Young woman's life likely destroyed because of NJ's bizarre gun laws

Fox News in Dallas-Fort Worth has this story from New Jersey:
27 year-old Shaneen Allen wanted to protect her family. She took a gun safety course, applied for and was granted a concealed carry permit and she purchased a gun. 
“One of my family members, he thought it was appropriate for me to get one because I’m a single mother and I have two children and I work two jobs and I work late and getting up at that time of night I got robbed twice last year and he felt the need for me to get my license to protect me and my kids,” Allen explained. 
However, while Allen, from Philadelphia, was covered to carry a gun in Pennsylvania, she made the mistake of crossing into New Jersey with the weapon and now she's facing a mandatory minimum of three-years in jail. 
Allen said that she didn't know her permit didn't apply to New Jersey so when she was stopped for a minor traffic offense she told the police about her gun and her permit to carry. In this case, being honest may have cost her. 
“The judge tried to tell me that telling the truth messed me up, my life up and the cop said the same thing. Me opening my mouth and speaking out he said I’m one out of ten people that spoke up and was honest and that got me in trouble,” she said. 
Allen was charged with unlawful possession of a weapon and possession of hallow-point bullets which were in the gun. Under New Jersey gun laws, the illegal possession of a gun is a second-degree felony which holds a minimum sentence of three-years in prison. . . .
Note that when there was a related travesty with Brian Aitken in 2009 and 2010, Governor Christie commuted his sentence.  From the Star-Ledger:
Brian Aitken, who was convicted of illegally possessing three handguns he had legally purchased in Colorado, will be out of prison in time for Christmas.
Gov. Chris Christie commuted Aitken's sentence Monday, from seven years to time served, according to an order signed by the governor. It was Christie's first commutation since taking office almost a year ago. . . .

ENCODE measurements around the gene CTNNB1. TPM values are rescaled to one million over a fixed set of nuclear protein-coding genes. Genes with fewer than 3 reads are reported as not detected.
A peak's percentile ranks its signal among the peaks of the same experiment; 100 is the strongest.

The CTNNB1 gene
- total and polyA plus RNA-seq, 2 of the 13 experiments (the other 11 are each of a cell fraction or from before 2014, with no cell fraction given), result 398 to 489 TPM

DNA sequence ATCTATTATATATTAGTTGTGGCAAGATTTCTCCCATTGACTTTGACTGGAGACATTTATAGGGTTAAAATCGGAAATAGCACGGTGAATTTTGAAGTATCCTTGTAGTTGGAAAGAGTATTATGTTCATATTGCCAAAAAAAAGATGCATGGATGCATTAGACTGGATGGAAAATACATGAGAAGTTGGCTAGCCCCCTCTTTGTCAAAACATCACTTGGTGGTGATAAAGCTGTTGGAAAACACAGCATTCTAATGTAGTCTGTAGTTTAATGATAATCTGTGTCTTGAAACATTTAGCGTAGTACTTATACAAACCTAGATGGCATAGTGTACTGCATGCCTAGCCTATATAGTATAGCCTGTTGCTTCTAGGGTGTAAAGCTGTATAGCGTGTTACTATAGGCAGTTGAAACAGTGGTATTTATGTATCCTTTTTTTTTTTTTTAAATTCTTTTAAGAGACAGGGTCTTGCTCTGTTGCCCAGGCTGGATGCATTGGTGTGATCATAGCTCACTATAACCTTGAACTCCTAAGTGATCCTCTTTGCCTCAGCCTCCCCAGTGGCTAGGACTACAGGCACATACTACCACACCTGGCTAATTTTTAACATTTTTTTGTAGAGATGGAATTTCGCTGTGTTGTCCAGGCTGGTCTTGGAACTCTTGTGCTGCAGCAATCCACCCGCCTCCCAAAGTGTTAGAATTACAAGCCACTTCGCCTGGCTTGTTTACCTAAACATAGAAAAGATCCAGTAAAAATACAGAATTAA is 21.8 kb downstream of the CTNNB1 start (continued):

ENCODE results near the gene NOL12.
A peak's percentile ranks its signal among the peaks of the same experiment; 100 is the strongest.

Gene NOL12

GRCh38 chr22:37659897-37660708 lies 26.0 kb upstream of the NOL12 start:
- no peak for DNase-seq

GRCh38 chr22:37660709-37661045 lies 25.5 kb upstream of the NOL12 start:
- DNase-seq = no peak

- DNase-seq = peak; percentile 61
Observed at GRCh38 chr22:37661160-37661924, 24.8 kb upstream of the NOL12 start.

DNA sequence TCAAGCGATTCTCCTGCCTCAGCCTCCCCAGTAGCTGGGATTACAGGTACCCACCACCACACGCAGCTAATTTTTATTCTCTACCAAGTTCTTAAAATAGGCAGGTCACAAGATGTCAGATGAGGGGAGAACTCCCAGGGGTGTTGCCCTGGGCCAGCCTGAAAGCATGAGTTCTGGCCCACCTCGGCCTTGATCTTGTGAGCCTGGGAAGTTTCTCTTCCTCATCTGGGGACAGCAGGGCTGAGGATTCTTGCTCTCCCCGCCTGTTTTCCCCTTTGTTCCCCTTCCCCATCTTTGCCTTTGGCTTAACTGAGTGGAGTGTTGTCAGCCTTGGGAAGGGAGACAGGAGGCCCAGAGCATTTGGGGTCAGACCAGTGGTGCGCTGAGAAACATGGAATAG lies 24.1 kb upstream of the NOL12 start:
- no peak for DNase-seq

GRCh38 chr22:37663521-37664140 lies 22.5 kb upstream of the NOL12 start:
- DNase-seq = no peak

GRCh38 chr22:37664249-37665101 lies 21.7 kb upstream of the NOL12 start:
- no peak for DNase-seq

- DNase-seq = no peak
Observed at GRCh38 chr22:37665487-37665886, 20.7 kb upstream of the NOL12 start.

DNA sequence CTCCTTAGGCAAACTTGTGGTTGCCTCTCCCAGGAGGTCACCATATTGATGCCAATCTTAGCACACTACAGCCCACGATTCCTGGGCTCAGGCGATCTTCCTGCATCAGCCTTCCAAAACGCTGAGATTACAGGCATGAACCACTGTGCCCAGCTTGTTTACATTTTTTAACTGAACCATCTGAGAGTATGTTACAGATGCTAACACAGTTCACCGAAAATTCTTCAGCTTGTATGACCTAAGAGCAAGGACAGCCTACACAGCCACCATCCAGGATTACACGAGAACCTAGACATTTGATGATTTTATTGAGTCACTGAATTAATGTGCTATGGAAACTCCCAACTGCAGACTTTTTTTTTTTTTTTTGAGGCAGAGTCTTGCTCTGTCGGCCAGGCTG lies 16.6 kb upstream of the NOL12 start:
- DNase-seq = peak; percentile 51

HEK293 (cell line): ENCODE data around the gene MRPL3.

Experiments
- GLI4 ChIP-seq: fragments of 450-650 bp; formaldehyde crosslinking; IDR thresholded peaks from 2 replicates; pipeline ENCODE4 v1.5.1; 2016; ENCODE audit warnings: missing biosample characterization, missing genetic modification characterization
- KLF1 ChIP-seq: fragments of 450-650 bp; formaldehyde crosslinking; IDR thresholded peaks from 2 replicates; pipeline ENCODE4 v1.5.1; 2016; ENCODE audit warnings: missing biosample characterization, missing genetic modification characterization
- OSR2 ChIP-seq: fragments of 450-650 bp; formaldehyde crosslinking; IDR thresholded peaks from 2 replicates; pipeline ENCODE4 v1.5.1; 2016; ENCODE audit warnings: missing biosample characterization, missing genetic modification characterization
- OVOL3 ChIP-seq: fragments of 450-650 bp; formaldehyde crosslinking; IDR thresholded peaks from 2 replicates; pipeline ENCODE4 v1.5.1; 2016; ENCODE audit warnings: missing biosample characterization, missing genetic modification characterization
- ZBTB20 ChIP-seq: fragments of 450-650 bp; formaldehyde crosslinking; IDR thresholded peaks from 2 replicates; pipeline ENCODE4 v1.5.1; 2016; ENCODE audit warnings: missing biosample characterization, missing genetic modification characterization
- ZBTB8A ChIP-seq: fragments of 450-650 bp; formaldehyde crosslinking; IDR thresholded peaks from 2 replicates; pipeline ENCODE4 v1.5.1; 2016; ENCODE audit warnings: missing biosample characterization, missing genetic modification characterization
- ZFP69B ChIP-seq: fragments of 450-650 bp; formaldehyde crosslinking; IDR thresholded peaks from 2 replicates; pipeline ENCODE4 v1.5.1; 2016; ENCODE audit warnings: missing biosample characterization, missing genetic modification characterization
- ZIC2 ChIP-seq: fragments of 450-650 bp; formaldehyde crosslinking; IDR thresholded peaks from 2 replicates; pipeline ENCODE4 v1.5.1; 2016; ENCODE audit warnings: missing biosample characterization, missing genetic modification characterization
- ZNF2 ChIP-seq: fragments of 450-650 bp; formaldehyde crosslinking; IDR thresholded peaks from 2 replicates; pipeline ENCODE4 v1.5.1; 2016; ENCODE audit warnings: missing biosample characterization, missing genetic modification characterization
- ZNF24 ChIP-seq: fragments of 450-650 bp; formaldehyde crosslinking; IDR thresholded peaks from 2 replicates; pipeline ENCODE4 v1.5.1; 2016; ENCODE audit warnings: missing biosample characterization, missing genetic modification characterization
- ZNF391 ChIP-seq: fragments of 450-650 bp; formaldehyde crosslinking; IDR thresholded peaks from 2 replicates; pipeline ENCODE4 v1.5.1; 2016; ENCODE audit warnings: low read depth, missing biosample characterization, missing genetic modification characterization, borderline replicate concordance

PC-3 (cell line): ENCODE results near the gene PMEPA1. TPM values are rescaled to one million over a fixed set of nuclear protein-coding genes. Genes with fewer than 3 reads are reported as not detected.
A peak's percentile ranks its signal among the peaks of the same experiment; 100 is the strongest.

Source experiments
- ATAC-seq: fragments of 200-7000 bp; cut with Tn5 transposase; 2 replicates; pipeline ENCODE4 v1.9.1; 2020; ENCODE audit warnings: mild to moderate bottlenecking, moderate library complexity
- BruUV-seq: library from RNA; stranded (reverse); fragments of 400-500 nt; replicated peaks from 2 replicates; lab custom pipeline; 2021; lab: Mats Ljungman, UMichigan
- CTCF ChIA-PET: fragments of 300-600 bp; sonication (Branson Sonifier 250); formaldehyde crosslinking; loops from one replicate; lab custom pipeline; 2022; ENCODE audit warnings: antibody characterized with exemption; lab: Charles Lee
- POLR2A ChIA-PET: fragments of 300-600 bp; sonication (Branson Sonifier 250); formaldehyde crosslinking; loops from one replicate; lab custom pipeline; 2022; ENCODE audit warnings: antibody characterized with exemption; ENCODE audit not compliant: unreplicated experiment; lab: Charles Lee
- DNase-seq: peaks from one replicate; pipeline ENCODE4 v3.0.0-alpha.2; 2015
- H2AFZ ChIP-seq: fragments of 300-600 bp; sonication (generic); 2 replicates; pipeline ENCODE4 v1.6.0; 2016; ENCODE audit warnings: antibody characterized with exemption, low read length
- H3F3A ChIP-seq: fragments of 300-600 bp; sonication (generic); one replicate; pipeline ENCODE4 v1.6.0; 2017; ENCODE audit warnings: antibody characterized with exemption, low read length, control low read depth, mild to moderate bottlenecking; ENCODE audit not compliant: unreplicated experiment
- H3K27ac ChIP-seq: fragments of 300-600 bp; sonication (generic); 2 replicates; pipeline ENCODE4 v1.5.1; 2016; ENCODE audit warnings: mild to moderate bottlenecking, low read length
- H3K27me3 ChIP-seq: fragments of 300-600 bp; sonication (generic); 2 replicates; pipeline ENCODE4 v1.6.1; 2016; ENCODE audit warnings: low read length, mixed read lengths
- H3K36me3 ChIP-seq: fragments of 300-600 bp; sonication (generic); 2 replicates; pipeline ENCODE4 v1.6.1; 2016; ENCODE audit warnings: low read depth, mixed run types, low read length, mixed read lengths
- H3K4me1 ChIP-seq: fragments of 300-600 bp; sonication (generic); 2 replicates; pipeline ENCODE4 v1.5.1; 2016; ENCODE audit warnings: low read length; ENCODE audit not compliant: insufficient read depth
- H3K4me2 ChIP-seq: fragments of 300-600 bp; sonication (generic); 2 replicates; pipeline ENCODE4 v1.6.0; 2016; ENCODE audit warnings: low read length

In 2009, Aitken was arrested for possessing three handguns and ammunition — the guns were unloaded — after state police found them in the trunk of his car. Aitken was visiting his mother in Burlington County when she became concerned about his well-being and called the police.
Aitken, who had recently moved from Colorado where he bought the guns, faced felony charges the same as if he had used the guns to commit a crime. Supporters of Aitken began a Facebook campaign to get his sentence commuted. . . . .

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Blogger Blaine Holzer said...

Gee - I've got a gun with hollow point bullets (14 of them, come to think of it) and it's always with me. But I live in (thank God) Florida. Those liberal bastards who would punish a young mother who's trying to do the right thing - it makes me livid. I wouldn't live in N.J. or N.Y. if you gave one of them to me.
Molon Labe!

7/15/2014 11:19 PM  
Blogger Confusingly Clear said...

In the Aitken case, Christie acted like the consummate politician he is. By commuting the sentence to time serve, he got public approval for "fixing" the situation, while in reality doing almost nothing. Aitken was released, but remains a convicted felon, facing a mandatory federal sentence of five years for so much as possessing a spent cartridge. He'll also be prohibited from voting in some states, from holding some public offices and corporate positions, and have to disclose his "criminal" past on any job application. I expect similarly lenient treatment for this woman.

7/16/2014 9:30 AM  
OpenID valentsgrif said...

Victim of geography.

7/16/2014 2:58 PM  
Blogger Barbarous Relic said...

A similar thing happened to an acquaintance of mine. He bought a hunting license, borrowed a rifle, and shot a deer on his property, which he then brought to the state deer check station. But he had a burglary conviction from 20 years earlier, and a year later the police cross-checked the hunting records with the list of felons, and got himself a mandatory minimum 3 year sentence, which he served.

"Both the Hunterdon County prosecutors who charged Arnold and Hamilton agree the mandatory three-year sentence is too harsh. They agree the law he broke and the mandatory sentence he faces were intended, not for deer hunters, but for gang members."


7/16/2014 3:15 PM  

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